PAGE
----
The Appeal of a Career in Medicine


Dear CareerDoctor,My career plan is in a mess. I want to become a doctor. Throughout the biomedical science course I studied, I worked as a nurse, and I am presently a paediatric special care nurse (unqualified, so it pays a lot less). I'm also involved in clinical research. However, I do not see a career in nursing, although I enjoy having contact with patients and working in a multidisciplinary team. At the moment I spend my time working as a stressed-out and unsupported nurse--where do I go from here?ShahDear CareerDoctor,I am a second-year pharmacology student, and I do not feel that laboratory jobs are right for me. I am thinking of a career in medicine after my degree. I acknowledge there will be a lot of competition for places in post-graduate medicine, and I was wondering how I may boost my chances .Thank you--I hope you can help me.Rachel

Dear Shah and Rachel,

It is entirely possible to break into medicine at a later stage in your career. Your graduate training may even be to your advantage (see this article from the Student BMJ Web site), and in any case it allows you to choose from two alleys of entry: the traditional 5-year courses or the new 4-year programmes for graduates that you mentioned, Rachel. So first of all, I want to reassure you, Shah, that your career plan is not in a mess--the commitment to the medical profession you have shown by working as a nurse for the past few years will give your application to medical school a real boost. But you need to develop a much more positive attitude before you start applying, and I hope this column will help you with that, while suggesting to Rachel ways in which she can give her applications more impact.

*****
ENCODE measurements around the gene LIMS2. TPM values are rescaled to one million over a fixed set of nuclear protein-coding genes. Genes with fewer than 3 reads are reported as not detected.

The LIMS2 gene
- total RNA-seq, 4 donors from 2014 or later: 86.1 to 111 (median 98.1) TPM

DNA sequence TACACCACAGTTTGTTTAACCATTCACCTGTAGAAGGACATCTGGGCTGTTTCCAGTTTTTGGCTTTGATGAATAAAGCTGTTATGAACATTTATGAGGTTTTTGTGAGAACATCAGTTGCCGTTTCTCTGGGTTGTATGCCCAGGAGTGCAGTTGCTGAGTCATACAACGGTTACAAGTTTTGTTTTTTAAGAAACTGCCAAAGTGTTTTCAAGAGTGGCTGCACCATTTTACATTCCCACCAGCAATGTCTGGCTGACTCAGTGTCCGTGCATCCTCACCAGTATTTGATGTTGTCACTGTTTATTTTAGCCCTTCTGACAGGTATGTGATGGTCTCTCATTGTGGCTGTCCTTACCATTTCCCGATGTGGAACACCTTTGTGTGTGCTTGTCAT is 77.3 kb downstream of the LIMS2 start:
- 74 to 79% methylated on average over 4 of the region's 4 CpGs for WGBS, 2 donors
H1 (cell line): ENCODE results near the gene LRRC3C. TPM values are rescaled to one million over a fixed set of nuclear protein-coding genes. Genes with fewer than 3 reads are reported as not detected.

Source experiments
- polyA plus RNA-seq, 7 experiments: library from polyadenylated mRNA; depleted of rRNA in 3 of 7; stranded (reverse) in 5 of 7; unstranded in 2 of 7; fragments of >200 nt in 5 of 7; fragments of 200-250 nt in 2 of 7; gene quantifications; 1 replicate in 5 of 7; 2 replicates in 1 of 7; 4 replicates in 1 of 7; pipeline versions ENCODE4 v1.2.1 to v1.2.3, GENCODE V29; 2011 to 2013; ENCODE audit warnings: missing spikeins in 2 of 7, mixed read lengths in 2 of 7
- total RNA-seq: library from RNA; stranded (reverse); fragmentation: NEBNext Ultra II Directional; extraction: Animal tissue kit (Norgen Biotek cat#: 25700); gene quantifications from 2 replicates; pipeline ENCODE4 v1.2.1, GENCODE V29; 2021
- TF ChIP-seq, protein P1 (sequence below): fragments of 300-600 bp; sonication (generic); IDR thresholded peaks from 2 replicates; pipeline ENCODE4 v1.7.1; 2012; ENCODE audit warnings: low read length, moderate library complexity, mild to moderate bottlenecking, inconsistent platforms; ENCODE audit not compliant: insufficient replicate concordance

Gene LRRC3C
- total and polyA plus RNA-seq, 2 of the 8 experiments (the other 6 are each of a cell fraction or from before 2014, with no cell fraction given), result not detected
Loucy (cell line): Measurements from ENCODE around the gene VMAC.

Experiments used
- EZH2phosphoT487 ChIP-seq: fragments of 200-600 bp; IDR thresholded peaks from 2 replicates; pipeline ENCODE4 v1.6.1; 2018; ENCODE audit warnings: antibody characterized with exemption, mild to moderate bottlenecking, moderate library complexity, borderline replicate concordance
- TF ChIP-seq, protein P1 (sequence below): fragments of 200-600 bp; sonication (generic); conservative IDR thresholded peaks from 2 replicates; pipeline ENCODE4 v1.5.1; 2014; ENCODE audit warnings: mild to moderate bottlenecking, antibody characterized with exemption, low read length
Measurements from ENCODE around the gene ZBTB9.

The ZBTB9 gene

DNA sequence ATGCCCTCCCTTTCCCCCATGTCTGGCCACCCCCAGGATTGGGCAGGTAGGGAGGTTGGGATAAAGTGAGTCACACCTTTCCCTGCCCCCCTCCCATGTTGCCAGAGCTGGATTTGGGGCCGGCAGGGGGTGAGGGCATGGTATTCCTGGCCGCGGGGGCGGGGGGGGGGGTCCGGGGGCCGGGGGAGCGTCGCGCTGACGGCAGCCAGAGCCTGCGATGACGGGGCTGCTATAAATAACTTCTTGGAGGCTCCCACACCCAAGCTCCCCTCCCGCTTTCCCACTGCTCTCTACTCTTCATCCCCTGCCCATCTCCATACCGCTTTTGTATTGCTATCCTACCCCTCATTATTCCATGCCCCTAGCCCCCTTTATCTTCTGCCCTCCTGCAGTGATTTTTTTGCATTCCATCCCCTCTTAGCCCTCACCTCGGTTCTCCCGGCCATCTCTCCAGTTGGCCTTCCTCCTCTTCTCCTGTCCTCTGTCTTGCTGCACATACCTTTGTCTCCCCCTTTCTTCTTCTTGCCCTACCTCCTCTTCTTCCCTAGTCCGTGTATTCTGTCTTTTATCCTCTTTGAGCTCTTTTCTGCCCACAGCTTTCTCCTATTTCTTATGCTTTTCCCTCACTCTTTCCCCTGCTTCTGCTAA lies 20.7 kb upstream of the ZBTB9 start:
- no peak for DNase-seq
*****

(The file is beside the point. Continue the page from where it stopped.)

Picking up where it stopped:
Regular or Accelerated Course?

As you've probably guessed, the first thing you need to think carefully about is which course you want to go for. The UCAS Web site is the best starting point to see what is on offer. The key advantage of the shortened courses is financial. As you will both have completed a first degree, you will not be eligible for any local authority funding for a second undergraduate course. However, graduates on medical degree courses receive funding for the last 3 years of the course from the National Health Service. This means that your financial commitment is for the first year of an accelerated course or the first 2 years of a 5-year course. However, although the courses are a year shorter, the content of the degree is unchanged (reassuring for those of us on the receiving end!), so you must be prepared to go through a course significantly tougher than your undergraduate studies.

Even if you have already decided to apply to medical school as a graduate entrant, there are still a few options for you to consider. Indeed the "missing" year of learning is incorporated in different ways. Some institutions will have a very intensive first year (effectively squeezing the first two years of a conventional degree into one year), which will make other work commitments virtually impossible. One example is Newcastle University, where the first year of the accelerated course lasts for 45 weeks, and the final 3 years are common to all students. Other courses, such as the one at the University of Wales, Swansea, follow a "three into two" approach, which will give you more breathing space if you need to fund yourself for the first year through paid work.